We have gone to the UN to complain about or communicate about the Western Australia Heritage Act to try to improve the situation so that there can be a more balanced approach to mining development and indigenous rights and indigenous people's right to cultural survival.

GT: As an Aboriginal, have you personally experienced any unfair treatment?

McGlade: Yes, I have. It begins when you're a child in school and you are called names. Nowadays, these racist names may not be as common, but it's the exclusion and bullying that Aboriginal children experienced. As you get older, it's more like attitudinal issues. For very dark-skinned people, it can be another experience of actually being watched in shops and followed around as if they're thieves. That's a very common one. Once I experienced being abused by police. I experienced that when I was taking part in a demonstration to protect an Aboriginal significant site linked to the Wagyll rainbow serpent, who's the creator spirit for our country here. But police can be very rough in their interactions with Aboriginal people. And we've had people actually die in custody sadly. 

I'm also a descendant of early Chinese. My surname is from Ireland, but my great grandfather was not allowed to be married to my grandmother, because this was prohibited for a non-indigenous white man to be married to an indigenous woman. So they had to live away in high secrecy. The father of my great grandmother was an indentured laborer from China. There were Chinese people who came here, who were indentured and who also experienced very harsh treatment as well. 

Hannah McGlade

Hannah McGlade. Photo: Courtesy of McGlade

GT: You are a human rights lawyer and academic who has been advocating justice for indigenous peoples for many years. Can you share one of the cases you have been involved in?

McGlade: My first case as a new law graduate was against a Liberal federal senator in parliament, Senator Ross Lightfoot, who opposed the introduction of Aboriginal studies in Western Australia primary schools. He used very racist and derogatory language publicly in parliament, but also outside to a journalist. These comments were broadcast widely in the media. 

I was really shocked because I thought that was how it was when I was a girl in school. But this kind of really overt and ugly racism against our culture is still out there. And in fact, it's a senator who's making these statements. I really believe that children should have a good, multicultural education and should know about the indigenous cultures.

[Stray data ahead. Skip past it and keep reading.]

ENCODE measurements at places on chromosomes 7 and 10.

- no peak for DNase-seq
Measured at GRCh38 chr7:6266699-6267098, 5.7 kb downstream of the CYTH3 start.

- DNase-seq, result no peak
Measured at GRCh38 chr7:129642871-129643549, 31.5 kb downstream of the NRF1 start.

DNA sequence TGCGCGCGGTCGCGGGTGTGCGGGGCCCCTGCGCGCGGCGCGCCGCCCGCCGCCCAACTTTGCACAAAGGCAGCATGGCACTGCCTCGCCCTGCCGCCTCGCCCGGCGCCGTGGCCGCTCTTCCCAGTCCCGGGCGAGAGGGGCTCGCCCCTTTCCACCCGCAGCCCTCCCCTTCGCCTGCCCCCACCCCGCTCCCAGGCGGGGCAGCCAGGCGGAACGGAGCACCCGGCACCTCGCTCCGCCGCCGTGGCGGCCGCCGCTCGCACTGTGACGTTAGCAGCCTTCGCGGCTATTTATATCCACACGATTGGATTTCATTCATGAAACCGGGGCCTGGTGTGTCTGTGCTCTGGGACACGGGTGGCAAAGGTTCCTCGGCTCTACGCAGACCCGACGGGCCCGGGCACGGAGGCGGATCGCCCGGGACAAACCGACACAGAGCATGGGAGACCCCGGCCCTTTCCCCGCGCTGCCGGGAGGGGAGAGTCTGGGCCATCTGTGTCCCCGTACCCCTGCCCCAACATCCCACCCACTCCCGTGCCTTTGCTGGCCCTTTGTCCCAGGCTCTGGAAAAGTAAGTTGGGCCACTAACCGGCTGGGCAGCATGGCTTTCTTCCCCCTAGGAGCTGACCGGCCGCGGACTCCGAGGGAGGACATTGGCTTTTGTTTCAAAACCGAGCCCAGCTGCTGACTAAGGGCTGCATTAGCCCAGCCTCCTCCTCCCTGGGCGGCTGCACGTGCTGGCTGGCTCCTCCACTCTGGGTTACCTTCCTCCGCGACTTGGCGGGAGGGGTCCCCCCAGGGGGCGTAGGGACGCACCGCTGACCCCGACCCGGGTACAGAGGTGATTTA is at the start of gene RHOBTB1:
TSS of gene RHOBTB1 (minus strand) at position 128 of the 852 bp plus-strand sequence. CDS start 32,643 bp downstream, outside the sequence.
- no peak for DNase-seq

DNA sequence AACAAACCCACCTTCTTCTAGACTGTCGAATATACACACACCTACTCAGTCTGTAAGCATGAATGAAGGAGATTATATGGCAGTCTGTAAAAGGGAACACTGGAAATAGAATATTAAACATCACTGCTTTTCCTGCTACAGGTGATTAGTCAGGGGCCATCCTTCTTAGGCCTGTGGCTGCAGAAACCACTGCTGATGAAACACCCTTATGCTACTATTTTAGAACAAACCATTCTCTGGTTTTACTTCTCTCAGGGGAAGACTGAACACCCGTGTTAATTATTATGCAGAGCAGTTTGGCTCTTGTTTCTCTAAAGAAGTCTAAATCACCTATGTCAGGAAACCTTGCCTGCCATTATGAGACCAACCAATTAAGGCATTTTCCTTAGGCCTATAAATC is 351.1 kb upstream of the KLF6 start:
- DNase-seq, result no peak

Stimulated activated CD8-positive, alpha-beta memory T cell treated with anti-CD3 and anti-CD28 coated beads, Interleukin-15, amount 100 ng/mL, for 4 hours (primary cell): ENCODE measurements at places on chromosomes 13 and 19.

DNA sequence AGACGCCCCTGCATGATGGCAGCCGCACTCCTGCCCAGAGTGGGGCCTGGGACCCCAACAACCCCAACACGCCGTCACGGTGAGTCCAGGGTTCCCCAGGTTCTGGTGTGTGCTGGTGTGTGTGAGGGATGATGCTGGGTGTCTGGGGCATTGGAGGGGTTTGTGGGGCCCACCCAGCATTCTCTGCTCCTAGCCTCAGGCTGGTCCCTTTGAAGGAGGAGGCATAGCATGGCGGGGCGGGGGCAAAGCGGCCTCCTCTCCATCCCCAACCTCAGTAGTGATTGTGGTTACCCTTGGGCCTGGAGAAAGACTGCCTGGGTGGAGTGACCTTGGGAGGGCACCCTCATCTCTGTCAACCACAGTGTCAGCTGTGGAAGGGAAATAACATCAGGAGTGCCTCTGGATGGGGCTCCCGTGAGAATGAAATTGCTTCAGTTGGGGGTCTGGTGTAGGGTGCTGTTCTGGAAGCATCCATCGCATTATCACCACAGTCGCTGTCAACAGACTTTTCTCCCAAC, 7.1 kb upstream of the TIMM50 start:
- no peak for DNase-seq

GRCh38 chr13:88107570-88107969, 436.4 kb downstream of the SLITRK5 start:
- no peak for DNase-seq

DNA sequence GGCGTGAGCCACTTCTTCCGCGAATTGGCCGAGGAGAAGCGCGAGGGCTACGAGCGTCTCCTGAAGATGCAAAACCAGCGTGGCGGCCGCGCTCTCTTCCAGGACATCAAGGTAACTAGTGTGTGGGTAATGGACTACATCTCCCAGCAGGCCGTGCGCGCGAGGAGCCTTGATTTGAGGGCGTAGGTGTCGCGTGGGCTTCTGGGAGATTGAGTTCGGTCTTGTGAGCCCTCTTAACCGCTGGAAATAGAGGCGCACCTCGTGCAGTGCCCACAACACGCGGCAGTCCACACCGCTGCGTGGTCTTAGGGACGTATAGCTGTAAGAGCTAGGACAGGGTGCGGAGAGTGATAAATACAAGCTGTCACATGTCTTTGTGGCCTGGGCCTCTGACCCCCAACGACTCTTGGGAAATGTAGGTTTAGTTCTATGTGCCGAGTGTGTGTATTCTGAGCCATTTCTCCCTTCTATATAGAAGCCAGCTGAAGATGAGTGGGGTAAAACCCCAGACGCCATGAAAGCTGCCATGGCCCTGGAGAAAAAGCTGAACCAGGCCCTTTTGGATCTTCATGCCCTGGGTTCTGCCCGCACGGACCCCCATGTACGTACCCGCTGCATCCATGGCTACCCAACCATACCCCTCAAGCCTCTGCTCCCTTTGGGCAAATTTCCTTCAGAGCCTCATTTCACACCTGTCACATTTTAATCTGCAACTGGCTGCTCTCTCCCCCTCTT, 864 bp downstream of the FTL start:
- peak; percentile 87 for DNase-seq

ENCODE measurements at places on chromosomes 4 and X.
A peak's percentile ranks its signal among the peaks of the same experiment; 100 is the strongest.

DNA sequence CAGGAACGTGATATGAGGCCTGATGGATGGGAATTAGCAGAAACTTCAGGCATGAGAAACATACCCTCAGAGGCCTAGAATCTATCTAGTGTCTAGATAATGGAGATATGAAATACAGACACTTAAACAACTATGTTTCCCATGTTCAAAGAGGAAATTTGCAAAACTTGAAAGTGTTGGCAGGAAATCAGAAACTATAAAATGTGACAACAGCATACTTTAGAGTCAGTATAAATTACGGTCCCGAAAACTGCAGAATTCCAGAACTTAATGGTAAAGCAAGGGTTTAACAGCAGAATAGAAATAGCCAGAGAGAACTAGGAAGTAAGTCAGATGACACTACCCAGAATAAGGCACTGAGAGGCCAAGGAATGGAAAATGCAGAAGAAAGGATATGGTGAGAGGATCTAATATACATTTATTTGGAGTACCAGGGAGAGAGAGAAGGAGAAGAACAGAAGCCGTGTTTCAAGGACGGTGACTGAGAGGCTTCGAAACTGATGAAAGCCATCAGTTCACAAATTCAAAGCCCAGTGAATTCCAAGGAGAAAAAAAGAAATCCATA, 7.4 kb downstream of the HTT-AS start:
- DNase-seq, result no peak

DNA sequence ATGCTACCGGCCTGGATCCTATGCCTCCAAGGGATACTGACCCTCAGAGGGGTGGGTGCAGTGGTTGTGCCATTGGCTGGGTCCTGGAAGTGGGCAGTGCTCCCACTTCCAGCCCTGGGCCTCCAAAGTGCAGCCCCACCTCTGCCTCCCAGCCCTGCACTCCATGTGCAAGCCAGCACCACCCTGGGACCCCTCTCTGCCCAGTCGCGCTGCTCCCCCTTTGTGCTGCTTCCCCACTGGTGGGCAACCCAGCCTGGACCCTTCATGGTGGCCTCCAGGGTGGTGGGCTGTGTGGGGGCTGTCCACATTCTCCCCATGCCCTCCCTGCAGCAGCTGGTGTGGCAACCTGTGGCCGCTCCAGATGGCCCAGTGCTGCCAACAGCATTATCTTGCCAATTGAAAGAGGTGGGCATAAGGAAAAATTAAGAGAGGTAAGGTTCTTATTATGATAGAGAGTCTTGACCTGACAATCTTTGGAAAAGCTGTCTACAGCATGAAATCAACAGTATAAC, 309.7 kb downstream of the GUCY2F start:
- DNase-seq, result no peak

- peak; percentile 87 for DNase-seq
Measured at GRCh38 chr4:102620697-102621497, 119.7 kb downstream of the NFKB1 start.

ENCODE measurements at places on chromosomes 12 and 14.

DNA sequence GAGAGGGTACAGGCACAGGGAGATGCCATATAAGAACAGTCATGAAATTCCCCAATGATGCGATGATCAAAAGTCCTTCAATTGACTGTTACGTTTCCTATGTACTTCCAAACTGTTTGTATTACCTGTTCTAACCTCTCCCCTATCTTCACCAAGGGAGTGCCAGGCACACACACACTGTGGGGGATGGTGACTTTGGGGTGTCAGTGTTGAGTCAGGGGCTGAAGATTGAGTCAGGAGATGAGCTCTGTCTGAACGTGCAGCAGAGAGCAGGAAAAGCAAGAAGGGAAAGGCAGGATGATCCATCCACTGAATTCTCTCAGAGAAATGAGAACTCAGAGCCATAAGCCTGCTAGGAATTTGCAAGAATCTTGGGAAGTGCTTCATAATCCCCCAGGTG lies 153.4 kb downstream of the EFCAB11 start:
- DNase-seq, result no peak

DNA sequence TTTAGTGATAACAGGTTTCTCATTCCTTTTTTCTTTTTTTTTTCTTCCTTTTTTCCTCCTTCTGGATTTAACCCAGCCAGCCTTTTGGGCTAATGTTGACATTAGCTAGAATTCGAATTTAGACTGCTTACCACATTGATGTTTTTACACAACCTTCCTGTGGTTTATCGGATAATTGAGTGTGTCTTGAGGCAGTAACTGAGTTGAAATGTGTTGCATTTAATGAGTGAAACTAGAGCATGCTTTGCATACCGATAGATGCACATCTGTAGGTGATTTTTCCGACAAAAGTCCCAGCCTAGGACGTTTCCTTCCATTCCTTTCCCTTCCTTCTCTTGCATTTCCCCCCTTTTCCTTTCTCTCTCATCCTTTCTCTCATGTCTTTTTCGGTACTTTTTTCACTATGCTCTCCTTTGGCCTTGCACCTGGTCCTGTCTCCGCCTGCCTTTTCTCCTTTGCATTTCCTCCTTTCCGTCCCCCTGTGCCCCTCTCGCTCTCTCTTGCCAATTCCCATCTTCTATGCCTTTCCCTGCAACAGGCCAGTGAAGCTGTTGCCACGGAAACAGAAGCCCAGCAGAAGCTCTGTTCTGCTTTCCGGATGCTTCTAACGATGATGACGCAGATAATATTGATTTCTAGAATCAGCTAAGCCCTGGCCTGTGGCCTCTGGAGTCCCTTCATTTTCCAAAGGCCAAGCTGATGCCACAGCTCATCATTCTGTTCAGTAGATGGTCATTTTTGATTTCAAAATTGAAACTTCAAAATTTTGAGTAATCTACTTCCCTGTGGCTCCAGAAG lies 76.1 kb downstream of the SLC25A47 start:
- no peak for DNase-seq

So I started a complaint under the new race vilification laws. There were federal laws introduced in the race discrimination act. They were reflecting our UN commitments to the International Convention on the Elimination of All Forms of Racial Discrimination. It actually took me five years before that case was finalized.

I was successful in proving racial vilification against the senator. There were some trials though, because the human rights body actually threw the case out or dismissed it at one point saying it lacks substance or merit. It certainly did not and that decision shocked people. And I had an excellent lawyer represent me in that case. We set aside the decision of the human rights commission, and we had it heard in the federal court. It was finally upheld after five years. It was the first successful prosecution by an Aboriginal person under these new laws. 

GT: Statistics show that the prison rate of Aboriginal people is more than 10 times that of non-Aboriginal people. Nearly 500 Aboriginal people have died in custody over the past 30 years. How do you feel about this data? What is the human rights situation faced by indigenous Australians?  

McGlade: This is a really shocking issue that indigenous people, including children from the age of 10 years old, can be incarcerated and are being incarcerated. We even have children now in an adult maximum-security men's prison in Perth. That is a very wrong thing. It's absolutely inhumane. It is a human rights violation to put children in adult prisons, because the message that you are sending to those children is that they don't deserve any better in life, plus you're putting them at risk of adult offenders or perpetrators. 

Now, there has been a situation of racial profiling and systemic racism and discrimination against Aboriginal people throughout the decades and from the point of colonization. 

The first public building in the city I lived in Western Australia was a very unique architectural building that was a prison for indigenous people who resisted the indentured labor system that was being imposed. It was akin to slavery, even our children were subjected to it.